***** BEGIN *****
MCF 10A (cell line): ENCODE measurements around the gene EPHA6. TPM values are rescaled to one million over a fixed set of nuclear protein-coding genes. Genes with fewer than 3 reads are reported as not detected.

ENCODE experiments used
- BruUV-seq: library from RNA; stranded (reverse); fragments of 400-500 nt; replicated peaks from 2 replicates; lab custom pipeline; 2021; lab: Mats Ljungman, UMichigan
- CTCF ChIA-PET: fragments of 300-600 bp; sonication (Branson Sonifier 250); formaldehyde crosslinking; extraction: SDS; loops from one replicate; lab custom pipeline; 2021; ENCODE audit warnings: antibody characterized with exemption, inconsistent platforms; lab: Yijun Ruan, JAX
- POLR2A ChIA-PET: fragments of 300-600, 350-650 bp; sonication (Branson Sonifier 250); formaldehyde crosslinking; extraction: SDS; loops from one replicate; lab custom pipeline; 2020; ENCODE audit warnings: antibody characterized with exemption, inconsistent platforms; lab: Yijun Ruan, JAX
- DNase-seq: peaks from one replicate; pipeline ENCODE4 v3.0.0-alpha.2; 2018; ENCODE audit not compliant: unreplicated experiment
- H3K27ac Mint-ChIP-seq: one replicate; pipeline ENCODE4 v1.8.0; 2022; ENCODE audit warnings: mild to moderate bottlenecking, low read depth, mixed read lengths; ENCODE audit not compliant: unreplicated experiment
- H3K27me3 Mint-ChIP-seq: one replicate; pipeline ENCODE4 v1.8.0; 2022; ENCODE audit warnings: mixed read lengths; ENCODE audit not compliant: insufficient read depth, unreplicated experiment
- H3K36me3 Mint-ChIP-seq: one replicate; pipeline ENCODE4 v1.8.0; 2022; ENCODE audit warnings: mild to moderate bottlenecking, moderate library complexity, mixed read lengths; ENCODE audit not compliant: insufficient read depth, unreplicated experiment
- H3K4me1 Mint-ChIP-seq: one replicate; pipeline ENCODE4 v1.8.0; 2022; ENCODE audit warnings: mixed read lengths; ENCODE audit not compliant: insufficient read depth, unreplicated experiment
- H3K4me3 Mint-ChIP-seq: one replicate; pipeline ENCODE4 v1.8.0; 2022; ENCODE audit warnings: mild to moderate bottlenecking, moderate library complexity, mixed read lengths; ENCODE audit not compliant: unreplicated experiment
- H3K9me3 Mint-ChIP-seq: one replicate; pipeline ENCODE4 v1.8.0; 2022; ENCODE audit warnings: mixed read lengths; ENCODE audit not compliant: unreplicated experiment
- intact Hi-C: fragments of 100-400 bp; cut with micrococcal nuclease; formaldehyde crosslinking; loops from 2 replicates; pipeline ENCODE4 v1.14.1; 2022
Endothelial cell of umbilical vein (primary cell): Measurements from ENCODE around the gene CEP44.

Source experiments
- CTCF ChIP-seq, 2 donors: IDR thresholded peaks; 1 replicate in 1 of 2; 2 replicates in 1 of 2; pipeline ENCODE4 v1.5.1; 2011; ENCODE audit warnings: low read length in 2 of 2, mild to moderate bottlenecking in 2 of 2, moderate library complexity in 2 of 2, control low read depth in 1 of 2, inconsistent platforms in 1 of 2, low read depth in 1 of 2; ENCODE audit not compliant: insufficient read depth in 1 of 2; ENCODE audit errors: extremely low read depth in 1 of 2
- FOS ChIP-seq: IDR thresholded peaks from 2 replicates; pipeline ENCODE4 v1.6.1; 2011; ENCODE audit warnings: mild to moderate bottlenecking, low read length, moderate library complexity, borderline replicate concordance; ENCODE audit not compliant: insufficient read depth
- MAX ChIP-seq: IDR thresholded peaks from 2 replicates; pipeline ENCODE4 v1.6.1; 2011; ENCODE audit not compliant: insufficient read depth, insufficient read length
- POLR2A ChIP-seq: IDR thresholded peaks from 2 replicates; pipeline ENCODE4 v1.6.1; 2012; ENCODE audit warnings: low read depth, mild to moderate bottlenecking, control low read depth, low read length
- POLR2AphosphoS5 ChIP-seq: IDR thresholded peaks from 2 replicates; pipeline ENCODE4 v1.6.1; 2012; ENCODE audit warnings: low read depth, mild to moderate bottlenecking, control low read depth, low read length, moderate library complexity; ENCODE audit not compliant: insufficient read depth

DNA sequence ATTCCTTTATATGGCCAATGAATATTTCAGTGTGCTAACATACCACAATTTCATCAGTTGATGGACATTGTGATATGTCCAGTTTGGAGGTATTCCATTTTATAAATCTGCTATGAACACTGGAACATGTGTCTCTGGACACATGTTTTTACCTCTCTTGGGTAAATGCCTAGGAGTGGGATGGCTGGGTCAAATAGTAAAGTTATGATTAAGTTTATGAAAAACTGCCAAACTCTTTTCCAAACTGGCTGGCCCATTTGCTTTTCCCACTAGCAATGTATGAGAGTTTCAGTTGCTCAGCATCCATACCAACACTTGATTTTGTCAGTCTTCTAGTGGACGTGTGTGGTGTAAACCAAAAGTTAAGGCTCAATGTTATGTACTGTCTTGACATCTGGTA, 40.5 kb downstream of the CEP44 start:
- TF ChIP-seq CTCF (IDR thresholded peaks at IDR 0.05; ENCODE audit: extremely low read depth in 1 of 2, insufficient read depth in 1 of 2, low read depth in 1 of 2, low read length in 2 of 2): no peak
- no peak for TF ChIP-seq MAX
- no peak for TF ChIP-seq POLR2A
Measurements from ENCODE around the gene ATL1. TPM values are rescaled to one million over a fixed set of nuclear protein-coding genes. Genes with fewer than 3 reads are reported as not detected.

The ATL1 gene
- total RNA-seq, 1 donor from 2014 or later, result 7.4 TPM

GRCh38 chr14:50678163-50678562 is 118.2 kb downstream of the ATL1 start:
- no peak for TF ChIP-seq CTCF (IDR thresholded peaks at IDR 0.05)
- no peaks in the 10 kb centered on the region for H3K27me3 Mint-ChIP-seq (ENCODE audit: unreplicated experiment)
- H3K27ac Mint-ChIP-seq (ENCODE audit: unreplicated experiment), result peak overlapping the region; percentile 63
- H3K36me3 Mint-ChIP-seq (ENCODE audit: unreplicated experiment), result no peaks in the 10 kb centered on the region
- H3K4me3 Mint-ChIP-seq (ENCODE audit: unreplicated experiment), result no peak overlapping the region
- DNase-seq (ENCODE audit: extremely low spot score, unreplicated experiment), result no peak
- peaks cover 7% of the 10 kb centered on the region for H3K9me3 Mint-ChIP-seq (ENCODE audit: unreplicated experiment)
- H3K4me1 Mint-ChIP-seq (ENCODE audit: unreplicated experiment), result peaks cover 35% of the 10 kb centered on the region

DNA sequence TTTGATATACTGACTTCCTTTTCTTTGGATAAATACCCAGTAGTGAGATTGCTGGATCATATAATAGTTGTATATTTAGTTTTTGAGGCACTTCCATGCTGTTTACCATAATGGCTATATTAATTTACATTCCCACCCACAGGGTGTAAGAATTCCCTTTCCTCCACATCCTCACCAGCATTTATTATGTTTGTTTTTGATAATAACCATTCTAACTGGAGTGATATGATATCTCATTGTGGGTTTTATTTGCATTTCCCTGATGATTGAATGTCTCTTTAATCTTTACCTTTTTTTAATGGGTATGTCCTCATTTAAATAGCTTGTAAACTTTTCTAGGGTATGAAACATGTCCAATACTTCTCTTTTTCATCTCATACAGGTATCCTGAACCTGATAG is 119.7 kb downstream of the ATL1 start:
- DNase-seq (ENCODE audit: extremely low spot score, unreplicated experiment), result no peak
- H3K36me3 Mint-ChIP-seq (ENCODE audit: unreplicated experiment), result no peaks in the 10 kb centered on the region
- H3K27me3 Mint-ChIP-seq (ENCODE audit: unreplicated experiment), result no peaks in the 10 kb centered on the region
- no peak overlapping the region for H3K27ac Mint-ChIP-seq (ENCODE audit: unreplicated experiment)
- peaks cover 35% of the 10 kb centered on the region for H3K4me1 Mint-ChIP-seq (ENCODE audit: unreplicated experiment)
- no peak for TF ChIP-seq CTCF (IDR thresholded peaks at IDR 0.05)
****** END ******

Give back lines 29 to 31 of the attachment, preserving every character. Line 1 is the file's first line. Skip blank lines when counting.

- no peak for TF ChIP-seq CTCF (IDR thresholded peaks at IDR 0.05)
- no peaks in the 10 kb centered on the region for H3K27me3 Mint-ChIP-seq (ENCODE audit: unreplicated experiment)
- H3K27ac Mint-ChIP-seq (ENCODE audit: unreplicated experiment), result peak overlapping the region; percentile 63